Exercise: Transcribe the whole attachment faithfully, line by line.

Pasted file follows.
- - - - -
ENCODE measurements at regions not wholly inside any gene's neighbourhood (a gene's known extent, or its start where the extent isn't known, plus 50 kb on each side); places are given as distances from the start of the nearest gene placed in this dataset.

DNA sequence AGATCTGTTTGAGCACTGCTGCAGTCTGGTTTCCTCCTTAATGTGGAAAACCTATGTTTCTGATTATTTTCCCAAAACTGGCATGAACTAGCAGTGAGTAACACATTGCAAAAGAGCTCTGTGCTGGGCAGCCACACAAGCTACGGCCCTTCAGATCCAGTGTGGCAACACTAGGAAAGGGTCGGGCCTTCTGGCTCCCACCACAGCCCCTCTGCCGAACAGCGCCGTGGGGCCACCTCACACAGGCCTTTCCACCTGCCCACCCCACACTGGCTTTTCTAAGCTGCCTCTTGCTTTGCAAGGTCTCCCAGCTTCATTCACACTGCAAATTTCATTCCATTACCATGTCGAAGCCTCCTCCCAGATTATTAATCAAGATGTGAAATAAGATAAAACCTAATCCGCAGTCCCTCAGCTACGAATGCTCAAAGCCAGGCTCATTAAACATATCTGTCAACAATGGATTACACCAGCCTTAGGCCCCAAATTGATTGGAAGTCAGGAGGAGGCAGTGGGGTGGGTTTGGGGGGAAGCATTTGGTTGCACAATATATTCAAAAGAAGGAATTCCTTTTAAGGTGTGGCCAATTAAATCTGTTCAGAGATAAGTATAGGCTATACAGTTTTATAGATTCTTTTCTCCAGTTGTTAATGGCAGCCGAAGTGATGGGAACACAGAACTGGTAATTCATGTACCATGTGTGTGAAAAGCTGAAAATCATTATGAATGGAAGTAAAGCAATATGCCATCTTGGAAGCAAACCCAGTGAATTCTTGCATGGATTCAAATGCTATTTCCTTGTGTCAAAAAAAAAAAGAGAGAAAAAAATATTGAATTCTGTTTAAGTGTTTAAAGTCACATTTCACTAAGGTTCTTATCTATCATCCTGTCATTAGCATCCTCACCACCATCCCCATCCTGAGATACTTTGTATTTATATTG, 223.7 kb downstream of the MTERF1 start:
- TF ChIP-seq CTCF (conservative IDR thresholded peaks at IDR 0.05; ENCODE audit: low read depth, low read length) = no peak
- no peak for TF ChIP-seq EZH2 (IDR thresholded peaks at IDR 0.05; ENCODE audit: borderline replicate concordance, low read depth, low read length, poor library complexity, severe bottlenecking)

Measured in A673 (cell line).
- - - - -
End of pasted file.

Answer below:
ENCODE measurements at regions not wholly inside any gene's neighbourhood (a gene's known extent, or its start where the extent isn't known, plus 50 kb on each side); places are given as distances from the start of the nearest gene placed in this dataset.

DNA sequence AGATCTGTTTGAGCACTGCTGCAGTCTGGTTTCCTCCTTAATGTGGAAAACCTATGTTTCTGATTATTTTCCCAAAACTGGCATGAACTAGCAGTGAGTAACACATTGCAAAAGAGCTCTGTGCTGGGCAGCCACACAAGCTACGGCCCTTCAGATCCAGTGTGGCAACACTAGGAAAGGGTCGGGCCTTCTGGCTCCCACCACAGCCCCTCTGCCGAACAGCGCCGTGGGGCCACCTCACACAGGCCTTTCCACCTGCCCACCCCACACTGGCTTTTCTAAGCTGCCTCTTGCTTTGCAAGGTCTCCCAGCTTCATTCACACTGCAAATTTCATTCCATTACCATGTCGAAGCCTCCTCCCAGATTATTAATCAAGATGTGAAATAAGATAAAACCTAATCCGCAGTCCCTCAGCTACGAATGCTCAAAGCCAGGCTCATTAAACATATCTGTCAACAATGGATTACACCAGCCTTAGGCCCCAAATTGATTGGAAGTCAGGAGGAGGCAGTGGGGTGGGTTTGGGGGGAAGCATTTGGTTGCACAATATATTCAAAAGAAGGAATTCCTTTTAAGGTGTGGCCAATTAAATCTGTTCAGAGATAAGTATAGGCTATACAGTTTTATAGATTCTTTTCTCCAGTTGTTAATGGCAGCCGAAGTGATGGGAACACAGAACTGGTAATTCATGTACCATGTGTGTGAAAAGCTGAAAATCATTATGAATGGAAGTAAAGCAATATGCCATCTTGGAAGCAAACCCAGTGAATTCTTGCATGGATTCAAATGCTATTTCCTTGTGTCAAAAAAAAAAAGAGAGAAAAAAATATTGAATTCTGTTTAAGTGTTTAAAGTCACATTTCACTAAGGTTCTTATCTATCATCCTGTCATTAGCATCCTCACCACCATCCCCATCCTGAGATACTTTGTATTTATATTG, 223.7 kb downstream of the MTERF1 start:
- TF ChIP-seq CTCF (conservative IDR thresholded peaks at IDR 0.05; ENCODE audit: low read depth, low read length) = no peak
- no peak for TF ChIP-seq EZH2 (IDR thresholded peaks at IDR 0.05; ENCODE audit: borderline replicate concordance, low read depth, low read length, poor library complexity, severe bottlenecking)

Measured in A673 (cell line).